Treasury Department, Internal Revenue Service: Guidance on the Transition from Interbank Offered Rates to Other Reference Rates

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B-333891

March 9, 2022

The Honorable Ron Wyden
President
The Honorable Mike Crapo
Ranking Member
Finance Committee
United States Senate

The Honorable Richard Neal
President
The Honorable Kevin Brady
Ranking Member
Ways and Means Committee
House of Representatives

Topic: Treasury Department, Internal Revenue Service: Guidance on the Transition from Interbank Offered Rates to Other Reference Rates

Pursuant to Section 801(a)(2)(A) of Title 5 of the United States Code, here is our report on a major rule promulgated by the Department of the Treasury, Internal Revenue Service (IRS) titled “Guidance on the Transition from Interbank Offered Rates to Other Reference Rates” (RIN: 1545-BO91) We received the rule on January 3, 2022. It was published in the Federal Register as final settlement on January 4, 2022. 87 Fed. Reg. 166. The effective date is March 7, 2022.[1]

According to the IRS, the final rule provides guidance on the tax consequences of transitioning from the use of certain interbank offered rates on debt instruments, derivative contracts and other contracts. The IRS said the final rule is needed to address the possibility that changing the terms of a contract to replace such an offered interbank rate with a new benchmark rate could result in the realization of income, a deduction , a gain or loss to federal income. for tax purposes or may have other tax consequences. The IRS also said the final rule will affect parties to contracts that reference certain interbank offered rates.

Attached is our assessment of the IRS’ compliance with the procedural steps required by Title 5 Section 801(a)(1)(B)(i) through (iv) with respect to the rule. If you have any questions about this report or would like to contact GAO officials responsible for valuation work relating to the subject matter of the rule, please contact Shari Brewster, Assistant General Counsel, at (202) 512-6398.

Shirley A.Jones
Associate Legal Director

Pregnant

cc: Carrie E. Mudd
Director, Legal Processing Division
Treasury Department

PREGNANT

REPORT UNDER 5 USC § 801(a)(2)(A) ON A MAJOR RULE
ISSUED BY THE
TREASURY DIRECTORATE,
INTERNAL REVENUE DEPARTMENT
ENTITLED
“GUIDELINES ON THE TRANSITION FROM INTERBANK
RATES OFFERED TO OTHER REFERENCE RATES »
(RIN: 1545-BO91)

(i) Cost-benefit analysis

In its submission to us, the IRS indicated that it had not prepared a cost-benefit analysis of this final rule.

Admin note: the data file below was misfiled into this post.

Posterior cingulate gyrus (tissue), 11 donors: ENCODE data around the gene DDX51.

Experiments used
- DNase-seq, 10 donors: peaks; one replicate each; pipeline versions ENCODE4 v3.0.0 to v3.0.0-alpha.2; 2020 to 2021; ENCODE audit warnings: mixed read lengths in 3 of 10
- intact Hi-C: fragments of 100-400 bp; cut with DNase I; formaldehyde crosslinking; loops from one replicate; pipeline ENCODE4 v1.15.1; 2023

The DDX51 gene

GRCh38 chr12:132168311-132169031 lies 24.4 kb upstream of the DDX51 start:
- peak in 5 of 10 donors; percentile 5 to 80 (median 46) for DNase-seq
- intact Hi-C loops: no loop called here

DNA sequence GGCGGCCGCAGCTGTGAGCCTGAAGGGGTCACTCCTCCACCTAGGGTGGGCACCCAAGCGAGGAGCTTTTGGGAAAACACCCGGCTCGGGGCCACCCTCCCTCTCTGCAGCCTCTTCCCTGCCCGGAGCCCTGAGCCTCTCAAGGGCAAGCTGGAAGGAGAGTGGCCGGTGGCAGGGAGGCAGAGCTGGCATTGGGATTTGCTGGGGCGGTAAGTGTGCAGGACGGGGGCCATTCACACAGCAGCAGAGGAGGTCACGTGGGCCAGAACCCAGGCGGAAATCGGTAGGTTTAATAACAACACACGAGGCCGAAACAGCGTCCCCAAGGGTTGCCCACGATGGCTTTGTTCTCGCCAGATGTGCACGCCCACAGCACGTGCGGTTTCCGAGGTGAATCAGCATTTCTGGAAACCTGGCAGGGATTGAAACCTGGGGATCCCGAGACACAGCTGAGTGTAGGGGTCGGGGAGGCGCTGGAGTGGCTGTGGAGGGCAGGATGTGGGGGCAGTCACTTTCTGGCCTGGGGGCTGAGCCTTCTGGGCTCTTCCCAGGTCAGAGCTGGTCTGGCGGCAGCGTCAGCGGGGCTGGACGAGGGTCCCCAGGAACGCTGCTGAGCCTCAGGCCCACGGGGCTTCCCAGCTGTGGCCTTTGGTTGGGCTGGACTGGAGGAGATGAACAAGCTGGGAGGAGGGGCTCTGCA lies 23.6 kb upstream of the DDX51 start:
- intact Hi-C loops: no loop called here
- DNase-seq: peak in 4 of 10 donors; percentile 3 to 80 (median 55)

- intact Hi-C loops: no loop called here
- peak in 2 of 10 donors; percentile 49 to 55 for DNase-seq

(ii) Agency Actions Regarding the Regulatory Flexibility Act (RFA), 5 USC §§ 603–605, 607, and 609

The IRS has certified that this final rule will not have a significant economic impact on a significant number of small entities.

(iii) Agency Actions Regarding Sections 202-205 of the Unfunded Warrants Reform Act of 1995, 2 USC §§ 1532-1535

The IRS has determined that this final rule does not include any federal warrants that may result in expenditures by state, local, or tribal governments, or by the private sector, in excess of $100 million or more in 1995 dollars, adjusted for of inflation.

(iv) Other relevant information or requirements under laws and decrees

Administrative Procedure Act, 5 USC §§ 551 and following.

The IRS released a proposed rule on October 9, 2019. 84 Fed. Reg. 54068. The IRS said it received eight public comments on the proposed rule. The IRS provided a summary and responded to comments in the final rule.

Red Tape Reduction Act (PRA), 44 USC §§ 3501–3520

In its submission, the IRS said this final rule does not contain a collection of information requiring Office of Management and Budget (OMB) approval under the PRA.

Legal authorization of the rule

The IRS has promulgated this final rule pursuant to sections 148, 860G, 988, 1275, 7701 and 7805 of title 26 of the United States Code.

Executive Order No. 12866 (Planning and Regulatory Review)

The IRS said this final rule has been designated by the Office of Information and Regulatory Affairs as economically significant pursuant to the order under the memorandum of understanding (April 11, 2018) between the Department of Treasury and the OMB regarding the review of tax regulations.

Executive Order No. 13132 (Federalism)

The IRS said this final rule has no federalism implications and does not impose substantial direct compliance costs on state and local governments or prejudge state law within the meaning of the IRS. ‘order.

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